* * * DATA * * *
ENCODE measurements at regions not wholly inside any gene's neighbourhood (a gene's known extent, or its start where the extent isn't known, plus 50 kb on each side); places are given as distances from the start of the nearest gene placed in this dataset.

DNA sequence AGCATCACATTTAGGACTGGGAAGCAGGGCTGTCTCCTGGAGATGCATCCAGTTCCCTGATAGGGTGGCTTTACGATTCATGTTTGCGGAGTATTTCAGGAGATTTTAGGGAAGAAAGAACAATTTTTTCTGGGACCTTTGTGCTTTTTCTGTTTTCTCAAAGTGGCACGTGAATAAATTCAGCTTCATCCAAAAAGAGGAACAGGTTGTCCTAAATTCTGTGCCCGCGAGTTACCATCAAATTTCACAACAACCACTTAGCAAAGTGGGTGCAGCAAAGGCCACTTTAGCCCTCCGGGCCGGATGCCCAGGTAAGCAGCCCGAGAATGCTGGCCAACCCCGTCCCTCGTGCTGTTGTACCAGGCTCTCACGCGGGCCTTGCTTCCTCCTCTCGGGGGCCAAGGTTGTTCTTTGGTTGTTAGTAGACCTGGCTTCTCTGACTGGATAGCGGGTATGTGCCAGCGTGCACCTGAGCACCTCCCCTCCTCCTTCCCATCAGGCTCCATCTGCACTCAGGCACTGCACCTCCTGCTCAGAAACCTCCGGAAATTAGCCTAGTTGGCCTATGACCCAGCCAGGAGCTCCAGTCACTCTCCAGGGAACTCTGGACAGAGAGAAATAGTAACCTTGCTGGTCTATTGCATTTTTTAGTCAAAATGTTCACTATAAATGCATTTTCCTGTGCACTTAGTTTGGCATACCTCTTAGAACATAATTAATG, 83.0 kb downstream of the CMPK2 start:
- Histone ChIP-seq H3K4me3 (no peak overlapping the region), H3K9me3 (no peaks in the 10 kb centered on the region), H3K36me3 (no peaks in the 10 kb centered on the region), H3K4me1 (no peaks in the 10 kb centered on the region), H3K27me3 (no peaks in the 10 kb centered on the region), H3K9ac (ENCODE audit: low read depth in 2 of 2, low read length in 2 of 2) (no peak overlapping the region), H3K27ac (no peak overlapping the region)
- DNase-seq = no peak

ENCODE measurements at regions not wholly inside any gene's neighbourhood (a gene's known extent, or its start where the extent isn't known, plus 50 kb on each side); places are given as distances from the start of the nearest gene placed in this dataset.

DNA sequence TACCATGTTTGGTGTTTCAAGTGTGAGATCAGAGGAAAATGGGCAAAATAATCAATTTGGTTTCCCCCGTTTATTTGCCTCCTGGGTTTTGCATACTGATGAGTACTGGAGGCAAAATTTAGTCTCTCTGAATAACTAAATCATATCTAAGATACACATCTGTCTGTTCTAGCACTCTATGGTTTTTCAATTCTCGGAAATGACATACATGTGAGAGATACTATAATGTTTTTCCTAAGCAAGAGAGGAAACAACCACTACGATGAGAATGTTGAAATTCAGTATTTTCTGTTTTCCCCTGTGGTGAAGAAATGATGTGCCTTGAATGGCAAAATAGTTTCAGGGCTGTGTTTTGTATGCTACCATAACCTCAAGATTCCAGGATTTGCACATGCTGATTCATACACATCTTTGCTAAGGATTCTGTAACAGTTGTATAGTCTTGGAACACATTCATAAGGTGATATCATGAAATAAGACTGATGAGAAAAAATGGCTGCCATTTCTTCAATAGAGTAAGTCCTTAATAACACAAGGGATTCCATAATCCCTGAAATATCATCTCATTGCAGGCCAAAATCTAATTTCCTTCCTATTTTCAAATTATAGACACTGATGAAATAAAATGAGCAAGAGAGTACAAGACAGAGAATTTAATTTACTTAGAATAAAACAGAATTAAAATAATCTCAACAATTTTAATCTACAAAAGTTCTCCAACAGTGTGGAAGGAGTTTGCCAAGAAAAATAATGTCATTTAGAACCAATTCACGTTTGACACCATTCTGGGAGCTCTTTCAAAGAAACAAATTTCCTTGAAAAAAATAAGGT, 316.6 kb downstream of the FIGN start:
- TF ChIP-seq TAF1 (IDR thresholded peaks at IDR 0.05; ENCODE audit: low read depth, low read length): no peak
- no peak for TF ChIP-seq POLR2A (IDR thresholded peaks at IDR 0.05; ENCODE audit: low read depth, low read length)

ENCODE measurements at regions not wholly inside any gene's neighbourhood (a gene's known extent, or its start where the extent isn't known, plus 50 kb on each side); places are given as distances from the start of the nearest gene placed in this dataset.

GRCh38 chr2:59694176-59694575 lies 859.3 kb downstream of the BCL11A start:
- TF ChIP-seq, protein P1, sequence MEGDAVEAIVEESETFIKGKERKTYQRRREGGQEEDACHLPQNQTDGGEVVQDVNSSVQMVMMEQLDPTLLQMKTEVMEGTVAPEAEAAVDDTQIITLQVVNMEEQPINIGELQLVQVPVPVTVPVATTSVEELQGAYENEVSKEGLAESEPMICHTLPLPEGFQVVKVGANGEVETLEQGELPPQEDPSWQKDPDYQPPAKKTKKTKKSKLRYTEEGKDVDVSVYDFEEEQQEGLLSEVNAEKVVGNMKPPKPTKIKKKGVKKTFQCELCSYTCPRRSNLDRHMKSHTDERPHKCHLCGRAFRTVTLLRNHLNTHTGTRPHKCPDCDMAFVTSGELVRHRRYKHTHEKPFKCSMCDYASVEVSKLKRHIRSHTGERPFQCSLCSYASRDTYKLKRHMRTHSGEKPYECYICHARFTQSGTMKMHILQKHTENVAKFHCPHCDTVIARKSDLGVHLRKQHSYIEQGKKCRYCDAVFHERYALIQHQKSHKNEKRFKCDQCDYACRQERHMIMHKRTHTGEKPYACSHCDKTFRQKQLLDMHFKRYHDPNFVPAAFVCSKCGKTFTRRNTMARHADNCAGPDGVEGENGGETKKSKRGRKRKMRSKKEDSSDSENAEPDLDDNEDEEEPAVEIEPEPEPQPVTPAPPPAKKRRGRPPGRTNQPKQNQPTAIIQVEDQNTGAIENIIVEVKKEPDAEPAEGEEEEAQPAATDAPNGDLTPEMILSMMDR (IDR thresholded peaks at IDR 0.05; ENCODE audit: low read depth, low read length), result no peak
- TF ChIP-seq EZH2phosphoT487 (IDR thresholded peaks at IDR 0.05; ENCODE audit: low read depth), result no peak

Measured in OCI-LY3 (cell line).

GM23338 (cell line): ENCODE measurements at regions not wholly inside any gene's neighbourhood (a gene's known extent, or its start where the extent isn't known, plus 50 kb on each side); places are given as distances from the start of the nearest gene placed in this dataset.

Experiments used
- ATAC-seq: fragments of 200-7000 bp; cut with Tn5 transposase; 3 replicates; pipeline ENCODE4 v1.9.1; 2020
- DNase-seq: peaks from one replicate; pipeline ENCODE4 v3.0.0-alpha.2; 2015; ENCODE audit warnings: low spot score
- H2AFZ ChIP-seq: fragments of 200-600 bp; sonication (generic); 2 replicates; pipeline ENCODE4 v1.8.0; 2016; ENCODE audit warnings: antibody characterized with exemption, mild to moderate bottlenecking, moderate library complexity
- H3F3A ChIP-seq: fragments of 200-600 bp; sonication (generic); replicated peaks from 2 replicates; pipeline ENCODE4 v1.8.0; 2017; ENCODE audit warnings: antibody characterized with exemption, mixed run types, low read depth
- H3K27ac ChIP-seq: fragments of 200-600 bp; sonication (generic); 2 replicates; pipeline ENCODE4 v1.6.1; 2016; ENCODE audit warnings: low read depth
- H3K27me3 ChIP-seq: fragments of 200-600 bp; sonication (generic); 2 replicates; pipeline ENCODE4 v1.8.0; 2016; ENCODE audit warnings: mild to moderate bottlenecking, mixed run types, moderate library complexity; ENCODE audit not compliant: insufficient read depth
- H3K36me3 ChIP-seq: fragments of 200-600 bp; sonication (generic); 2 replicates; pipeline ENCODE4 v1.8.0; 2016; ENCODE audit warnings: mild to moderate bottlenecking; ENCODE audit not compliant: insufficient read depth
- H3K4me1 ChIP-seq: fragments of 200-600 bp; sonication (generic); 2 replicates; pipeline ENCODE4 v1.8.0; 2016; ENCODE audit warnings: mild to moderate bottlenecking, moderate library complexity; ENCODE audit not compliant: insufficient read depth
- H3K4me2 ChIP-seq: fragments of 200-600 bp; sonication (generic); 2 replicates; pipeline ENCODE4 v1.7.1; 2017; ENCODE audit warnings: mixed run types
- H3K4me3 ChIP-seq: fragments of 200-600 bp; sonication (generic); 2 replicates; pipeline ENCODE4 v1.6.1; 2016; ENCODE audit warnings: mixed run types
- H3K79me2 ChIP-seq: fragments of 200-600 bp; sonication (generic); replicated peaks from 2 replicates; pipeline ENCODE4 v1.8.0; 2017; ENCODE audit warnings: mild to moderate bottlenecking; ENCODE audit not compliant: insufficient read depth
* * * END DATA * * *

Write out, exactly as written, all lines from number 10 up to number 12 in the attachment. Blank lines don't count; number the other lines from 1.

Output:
GRCh38 chr2:59694176-59694575 lies 859.3 kb downstream of the BCL11A start:
- TF ChIP-seq, protein P1, sequence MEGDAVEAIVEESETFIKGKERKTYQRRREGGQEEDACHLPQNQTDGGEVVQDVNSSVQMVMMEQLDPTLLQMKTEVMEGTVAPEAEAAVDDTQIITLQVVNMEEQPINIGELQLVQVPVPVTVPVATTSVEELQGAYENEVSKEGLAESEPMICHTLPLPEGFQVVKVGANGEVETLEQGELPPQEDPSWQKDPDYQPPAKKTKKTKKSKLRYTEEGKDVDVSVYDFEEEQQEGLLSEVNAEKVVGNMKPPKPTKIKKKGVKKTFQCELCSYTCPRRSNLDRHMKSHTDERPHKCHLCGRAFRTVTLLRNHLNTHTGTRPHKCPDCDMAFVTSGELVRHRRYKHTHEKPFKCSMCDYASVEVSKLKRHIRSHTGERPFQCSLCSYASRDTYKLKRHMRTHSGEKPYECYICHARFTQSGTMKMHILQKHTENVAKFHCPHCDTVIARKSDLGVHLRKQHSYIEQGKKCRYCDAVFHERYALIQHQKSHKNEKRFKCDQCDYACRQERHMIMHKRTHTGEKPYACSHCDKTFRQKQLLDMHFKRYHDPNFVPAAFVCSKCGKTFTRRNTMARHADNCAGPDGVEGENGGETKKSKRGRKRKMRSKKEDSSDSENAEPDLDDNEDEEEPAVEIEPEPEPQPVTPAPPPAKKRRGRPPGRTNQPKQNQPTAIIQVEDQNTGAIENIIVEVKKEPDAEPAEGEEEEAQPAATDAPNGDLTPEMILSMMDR (IDR thresholded peaks at IDR 0.05; ENCODE audit: low read depth, low read length), result no peak
- TF ChIP-seq EZH2phosphoT487 (IDR thresholded peaks at IDR 0.05; ENCODE audit: low read depth), result no peak